5 Tips and Tools for Flipping Professional Development

Check out some tips for flipping your professional development
Contributed By

Kristen Cole

Education Writer

5 Tips and Tools for Flipping Professional Development

Posted in Pro Tips | July 03, 2019

Flipping the classroom has grown exponentially, but the concept of flipping is beneficial for teachers as well. Flipping professional development can be extremely advantageous for teachers who can learn at their own pace as opposed to learning what everyone is learning in your typical in-person PD session—a one-time workshop, for example. Flipping professional development creates more engagement with teachers and can increase the amount of participation. Keep reading to find out several tips for flipping PD in your school or district.

Assign Department Facilitators

Within each department or grade level, it’s beneficial to have one teacher who is a technology facilitator. This person can check in with people in their department to determine the concerns and needs, as well as communicate with technology directors and administration. 

It’s a great idea to have someone available in each department that others can speak with regarding technology in their classrooms because he or she has built a relationship with other teachers in his or her department, so it can be less daunting for others to reach out and ask questions. This department technology facilitator is also someone who knows the content, so the facilitator can approach each issue or question with the content in mind.

Determine How to Distribute

Video is the typical format for flipped PD, so now the decision is how to give teachers access to the videos. If the school is already using an LMS, go ahead and use it. The LMS doesn’t have to be just for students. The wonderful perk of an LMS is that courses can be created that take teachers through the material with multiple videos, interactive worksheets, and quizzes. 

Not every school uses an LMS, so some other options for sharing video content include Google Drive and YouTube. Both are accessible by everyone. YouTube is especially great when you’re not creating your own content. It has vast numbers of videos that have already been created for you. Google Drive and YouTube both are also excellent choices if you’re collaborating with another school district. When modeling another school’s ideas, work with that school to create video content that contributes to teacher learning in your own school.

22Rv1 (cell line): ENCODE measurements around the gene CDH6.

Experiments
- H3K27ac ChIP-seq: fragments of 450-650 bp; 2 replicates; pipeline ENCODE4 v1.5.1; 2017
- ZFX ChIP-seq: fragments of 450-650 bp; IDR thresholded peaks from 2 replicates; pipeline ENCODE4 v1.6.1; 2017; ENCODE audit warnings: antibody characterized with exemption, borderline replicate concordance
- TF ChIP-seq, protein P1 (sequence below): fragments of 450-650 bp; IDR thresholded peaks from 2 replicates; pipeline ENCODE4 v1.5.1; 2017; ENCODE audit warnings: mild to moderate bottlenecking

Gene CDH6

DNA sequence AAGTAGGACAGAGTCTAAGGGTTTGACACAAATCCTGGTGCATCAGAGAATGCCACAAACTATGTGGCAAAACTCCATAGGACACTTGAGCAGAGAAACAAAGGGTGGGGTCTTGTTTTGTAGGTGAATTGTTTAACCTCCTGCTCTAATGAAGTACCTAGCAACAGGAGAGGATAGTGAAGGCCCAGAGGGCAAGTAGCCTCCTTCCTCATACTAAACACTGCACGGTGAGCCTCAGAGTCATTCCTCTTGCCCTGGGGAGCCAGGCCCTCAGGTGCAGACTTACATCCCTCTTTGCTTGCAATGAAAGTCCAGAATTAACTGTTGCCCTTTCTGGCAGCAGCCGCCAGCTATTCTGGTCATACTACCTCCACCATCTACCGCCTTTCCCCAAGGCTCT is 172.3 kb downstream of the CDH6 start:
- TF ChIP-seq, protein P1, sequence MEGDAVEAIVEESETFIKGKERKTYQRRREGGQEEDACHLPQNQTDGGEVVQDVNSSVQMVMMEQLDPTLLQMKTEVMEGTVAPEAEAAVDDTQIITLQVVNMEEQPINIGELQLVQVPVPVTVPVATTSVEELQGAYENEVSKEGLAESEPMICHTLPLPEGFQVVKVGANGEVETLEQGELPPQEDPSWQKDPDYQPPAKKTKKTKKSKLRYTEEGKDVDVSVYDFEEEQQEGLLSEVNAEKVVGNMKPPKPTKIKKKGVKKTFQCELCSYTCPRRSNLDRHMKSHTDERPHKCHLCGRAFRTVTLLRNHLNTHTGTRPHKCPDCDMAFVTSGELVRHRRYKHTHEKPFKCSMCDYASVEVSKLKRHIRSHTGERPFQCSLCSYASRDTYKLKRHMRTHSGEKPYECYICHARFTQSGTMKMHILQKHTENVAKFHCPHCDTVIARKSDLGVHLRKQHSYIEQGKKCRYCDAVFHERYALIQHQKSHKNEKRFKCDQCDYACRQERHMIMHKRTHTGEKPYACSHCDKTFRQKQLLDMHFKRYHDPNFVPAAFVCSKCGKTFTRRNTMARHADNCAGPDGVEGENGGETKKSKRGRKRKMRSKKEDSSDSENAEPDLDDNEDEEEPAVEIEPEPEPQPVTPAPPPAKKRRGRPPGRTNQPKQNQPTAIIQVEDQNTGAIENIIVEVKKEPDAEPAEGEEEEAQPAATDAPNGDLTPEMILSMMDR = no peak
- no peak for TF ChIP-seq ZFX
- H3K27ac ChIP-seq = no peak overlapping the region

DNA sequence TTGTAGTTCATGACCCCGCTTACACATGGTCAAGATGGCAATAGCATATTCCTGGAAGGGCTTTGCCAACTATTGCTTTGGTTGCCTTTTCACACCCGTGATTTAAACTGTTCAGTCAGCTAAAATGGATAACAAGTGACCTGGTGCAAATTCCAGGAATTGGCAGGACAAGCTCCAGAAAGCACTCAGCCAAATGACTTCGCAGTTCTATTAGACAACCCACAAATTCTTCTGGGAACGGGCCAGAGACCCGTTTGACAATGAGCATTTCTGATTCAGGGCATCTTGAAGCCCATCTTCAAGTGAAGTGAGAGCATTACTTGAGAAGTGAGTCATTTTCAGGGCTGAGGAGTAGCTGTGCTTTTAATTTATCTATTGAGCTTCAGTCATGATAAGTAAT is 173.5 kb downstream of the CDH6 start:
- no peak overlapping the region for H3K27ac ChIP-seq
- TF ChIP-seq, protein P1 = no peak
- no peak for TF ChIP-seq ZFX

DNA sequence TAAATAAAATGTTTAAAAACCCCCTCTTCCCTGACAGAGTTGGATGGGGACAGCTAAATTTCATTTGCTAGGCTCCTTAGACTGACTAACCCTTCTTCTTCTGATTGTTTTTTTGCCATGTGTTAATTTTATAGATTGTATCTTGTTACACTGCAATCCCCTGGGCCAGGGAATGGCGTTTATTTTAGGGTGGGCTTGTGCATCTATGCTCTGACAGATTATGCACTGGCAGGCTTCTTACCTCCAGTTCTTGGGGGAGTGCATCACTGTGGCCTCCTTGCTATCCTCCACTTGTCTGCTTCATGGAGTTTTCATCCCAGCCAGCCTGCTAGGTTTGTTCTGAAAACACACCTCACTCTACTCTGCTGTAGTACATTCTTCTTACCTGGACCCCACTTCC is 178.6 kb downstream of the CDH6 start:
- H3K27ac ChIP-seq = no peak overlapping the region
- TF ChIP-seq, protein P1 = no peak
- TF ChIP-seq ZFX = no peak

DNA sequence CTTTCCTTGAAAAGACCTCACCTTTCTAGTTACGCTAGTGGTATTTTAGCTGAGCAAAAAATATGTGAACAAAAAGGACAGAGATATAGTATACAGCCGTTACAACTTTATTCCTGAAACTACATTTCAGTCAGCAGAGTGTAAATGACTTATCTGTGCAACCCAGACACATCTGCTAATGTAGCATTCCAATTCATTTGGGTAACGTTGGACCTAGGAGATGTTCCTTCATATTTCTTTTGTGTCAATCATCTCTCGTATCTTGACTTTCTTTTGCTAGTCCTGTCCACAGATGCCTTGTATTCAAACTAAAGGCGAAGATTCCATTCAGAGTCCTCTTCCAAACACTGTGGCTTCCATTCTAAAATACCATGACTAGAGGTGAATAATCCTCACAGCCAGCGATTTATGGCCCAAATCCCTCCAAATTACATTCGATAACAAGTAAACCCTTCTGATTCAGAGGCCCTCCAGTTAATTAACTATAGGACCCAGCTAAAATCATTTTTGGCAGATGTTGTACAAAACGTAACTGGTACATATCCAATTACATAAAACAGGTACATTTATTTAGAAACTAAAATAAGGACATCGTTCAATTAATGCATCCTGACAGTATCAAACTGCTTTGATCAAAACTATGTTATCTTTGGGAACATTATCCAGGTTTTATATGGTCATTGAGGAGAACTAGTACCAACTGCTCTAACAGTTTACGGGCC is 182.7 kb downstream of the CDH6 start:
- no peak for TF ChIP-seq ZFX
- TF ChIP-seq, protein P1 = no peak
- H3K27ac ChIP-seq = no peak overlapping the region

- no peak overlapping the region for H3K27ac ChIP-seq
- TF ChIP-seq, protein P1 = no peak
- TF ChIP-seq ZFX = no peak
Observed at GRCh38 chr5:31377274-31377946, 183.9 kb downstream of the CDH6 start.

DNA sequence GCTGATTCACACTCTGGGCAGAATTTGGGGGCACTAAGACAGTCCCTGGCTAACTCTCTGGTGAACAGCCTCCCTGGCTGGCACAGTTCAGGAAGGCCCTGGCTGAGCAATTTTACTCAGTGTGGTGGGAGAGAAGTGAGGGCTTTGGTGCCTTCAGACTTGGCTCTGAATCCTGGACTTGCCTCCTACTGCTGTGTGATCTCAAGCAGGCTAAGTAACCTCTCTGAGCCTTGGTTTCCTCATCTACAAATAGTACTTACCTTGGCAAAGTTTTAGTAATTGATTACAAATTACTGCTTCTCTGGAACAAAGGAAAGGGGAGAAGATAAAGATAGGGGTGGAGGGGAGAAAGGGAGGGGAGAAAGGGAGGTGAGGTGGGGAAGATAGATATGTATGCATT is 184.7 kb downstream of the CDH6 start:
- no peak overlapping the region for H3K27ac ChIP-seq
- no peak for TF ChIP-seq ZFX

Select Appropriate Content

When considering which content to use for professional development, think about the audience and the needs of the school or district. First, think about creating video training for items all staff need to know regarding how the school runs or even how to manage digital tools everyone uses. Videos could be created over how to use the gradebook, how to create an assignment using the learning management system (LMS), or how to create a digital assessment on the LMS. 

Videos could also be created on a more individual level. When looking around the school, many different teachers are experts in different areas. Give a survey to teachers asking what they would like to learn and how the technology department can help. Then, work with teachers to create specific content based on that survey. There could be videos on technology and different tech tools that teachers run within their classrooms. Videos could even be created for normal teaching methods, such as how to run literature circles, how to flip a classroom, or classroom management strategies. 

Teacher’s comfort levels may depend on how long they’ve been teaching and how comfortable they are using more technology. Create video content to address the needs of everyone, and you’ll have beneficial and worthwhile professional development in the works.

Create Certificates

Proof that teachers have completed PD is always a good idea—and often required. Teachers can use these certificates to earn professional growth points towards renewing their teaching licenses. Certificates can be created either on paper or digitally. They can even be printed or badges could be created. Imagine walking down the hall and seeing badges hanging outside each teacher’s classroom. These would show what they know and who to ask for help. A list of those who have mastered the content can also be created so that if a teacher has a question about a certain piece of technology or how to do something within the classroom, they can easily find an expert in that area for help. 

Don’t Skip the Follow Up

Always follow up with teachers when flipping professional development. After checking in with teachers to see how they can be helped, don’t forget to follow that up with a face-to-face conversation. It shows that you value the teacher and their concerns. Consider figuring out what teachers need help with before the normal PD meeting, and then bring something to the table at PD to address those needs. Make sure teachers feel comfortable with new technology tools and are doing okay in their classrooms.

Remember that schools are communities. Work together as a community to improve your professional development by creating relevant content for teachers. 

Have you flipped PD in your school? Share your experience with us on Twitter @Schoology


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